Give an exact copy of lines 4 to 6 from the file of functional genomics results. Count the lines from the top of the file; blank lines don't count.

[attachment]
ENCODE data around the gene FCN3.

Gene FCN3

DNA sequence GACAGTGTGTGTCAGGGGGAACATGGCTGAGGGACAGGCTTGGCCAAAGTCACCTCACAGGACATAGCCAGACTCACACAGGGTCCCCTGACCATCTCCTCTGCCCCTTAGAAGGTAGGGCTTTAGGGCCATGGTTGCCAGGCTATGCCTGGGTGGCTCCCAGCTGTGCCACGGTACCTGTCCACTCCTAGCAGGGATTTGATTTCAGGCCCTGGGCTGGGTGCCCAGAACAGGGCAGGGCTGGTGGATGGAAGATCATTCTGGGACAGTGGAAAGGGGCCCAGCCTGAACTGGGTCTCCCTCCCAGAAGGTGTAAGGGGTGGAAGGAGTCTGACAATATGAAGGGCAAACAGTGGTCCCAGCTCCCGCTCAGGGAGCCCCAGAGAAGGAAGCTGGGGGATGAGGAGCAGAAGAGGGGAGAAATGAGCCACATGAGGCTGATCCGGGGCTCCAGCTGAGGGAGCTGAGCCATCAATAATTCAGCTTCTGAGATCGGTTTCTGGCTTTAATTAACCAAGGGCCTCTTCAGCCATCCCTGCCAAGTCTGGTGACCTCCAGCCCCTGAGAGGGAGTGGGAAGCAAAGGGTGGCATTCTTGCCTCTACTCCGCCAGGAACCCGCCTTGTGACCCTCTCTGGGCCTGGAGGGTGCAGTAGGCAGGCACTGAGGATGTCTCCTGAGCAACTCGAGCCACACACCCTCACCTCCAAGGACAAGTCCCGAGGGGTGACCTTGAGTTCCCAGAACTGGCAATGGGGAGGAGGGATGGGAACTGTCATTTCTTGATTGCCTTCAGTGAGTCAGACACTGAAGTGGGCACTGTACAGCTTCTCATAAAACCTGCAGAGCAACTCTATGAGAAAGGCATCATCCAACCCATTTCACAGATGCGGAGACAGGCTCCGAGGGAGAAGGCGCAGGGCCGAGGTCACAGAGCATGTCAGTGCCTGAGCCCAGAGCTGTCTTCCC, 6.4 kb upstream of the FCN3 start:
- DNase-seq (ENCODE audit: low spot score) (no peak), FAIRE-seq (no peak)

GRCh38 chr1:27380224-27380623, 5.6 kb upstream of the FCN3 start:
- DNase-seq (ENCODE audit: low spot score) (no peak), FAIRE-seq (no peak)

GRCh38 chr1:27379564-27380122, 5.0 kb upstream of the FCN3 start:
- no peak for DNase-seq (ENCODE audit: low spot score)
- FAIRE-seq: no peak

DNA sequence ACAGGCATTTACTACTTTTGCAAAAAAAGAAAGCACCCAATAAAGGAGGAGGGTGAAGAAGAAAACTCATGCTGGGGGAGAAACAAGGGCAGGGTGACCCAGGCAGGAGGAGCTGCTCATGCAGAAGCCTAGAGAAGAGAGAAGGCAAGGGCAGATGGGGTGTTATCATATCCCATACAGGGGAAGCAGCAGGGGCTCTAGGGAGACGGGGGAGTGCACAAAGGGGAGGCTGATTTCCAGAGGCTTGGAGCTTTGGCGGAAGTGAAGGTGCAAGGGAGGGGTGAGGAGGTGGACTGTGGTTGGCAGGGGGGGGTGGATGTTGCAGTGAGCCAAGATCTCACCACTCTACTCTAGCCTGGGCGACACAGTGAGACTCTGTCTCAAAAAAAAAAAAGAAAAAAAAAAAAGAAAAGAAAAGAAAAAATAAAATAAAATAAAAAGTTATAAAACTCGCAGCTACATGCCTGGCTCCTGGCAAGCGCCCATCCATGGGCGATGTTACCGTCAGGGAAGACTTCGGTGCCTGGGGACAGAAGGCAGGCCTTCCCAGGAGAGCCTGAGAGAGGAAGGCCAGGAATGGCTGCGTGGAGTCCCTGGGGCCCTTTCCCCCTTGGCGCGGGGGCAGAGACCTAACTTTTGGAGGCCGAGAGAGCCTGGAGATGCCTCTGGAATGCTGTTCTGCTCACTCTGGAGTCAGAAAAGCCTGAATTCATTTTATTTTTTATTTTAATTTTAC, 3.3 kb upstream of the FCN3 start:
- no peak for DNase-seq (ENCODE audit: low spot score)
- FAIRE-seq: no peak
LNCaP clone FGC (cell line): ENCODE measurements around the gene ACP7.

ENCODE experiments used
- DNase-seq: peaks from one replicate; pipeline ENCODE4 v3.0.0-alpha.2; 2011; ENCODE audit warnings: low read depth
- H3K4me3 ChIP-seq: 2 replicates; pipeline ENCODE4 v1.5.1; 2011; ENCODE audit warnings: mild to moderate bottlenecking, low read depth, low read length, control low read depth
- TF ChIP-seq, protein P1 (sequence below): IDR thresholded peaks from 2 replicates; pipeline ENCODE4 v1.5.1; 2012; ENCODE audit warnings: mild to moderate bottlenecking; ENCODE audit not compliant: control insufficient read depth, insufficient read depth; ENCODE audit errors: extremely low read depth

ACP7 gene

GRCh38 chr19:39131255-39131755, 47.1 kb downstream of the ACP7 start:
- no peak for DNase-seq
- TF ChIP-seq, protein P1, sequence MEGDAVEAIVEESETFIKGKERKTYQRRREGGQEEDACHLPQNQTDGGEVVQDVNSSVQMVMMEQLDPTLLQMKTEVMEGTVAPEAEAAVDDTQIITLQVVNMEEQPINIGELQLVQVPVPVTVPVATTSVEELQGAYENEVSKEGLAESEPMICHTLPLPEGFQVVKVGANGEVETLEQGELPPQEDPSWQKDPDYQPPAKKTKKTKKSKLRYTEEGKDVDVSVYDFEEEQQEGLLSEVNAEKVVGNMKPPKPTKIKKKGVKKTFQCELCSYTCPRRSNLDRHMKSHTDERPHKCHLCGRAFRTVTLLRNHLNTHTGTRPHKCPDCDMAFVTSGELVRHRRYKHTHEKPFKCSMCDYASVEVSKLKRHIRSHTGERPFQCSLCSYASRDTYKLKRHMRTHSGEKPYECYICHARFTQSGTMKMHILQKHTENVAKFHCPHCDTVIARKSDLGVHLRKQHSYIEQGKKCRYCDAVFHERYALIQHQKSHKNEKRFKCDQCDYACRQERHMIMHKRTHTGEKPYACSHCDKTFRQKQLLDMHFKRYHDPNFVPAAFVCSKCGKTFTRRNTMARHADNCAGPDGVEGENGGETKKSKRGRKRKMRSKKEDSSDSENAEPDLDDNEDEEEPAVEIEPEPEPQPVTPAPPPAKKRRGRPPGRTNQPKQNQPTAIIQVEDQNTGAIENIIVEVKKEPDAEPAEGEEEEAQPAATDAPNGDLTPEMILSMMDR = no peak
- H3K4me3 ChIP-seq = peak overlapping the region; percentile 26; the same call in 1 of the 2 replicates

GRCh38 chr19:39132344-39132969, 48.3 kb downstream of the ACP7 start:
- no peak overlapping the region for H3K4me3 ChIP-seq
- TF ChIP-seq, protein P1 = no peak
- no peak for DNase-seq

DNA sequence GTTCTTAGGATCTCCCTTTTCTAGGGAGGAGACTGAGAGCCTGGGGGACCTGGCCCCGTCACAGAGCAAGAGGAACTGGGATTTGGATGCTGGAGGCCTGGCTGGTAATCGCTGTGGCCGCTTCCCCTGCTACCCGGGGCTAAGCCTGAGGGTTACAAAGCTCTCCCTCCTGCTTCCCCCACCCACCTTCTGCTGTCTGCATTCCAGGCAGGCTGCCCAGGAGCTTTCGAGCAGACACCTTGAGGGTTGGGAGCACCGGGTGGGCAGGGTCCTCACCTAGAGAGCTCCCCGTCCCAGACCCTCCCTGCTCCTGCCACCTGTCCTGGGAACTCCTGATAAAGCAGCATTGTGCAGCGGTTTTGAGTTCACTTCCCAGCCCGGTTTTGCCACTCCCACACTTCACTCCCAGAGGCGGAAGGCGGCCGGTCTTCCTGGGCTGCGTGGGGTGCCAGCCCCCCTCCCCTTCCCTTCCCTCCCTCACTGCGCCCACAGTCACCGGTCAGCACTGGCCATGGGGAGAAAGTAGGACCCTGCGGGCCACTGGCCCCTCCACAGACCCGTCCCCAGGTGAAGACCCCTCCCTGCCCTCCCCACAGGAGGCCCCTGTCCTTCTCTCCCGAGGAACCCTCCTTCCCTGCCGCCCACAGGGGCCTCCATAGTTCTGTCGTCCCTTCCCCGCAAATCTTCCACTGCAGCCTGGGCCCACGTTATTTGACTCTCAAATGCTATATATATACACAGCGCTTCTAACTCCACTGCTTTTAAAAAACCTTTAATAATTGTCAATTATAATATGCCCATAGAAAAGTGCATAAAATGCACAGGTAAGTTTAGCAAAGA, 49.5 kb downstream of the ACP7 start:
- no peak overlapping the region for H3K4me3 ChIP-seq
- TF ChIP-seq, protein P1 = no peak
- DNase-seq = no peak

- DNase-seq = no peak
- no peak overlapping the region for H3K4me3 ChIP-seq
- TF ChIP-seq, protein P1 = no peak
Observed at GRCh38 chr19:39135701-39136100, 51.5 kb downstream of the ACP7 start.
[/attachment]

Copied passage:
- DNase-seq (ENCODE audit: low spot score) (no peak), FAIRE-seq (no peak)

GRCh38 chr1:27380224-27380623, 5.6 kb upstream of the FCN3 start:
- DNase-seq (ENCODE audit: low spot score) (no peak), FAIRE-seq (no peak)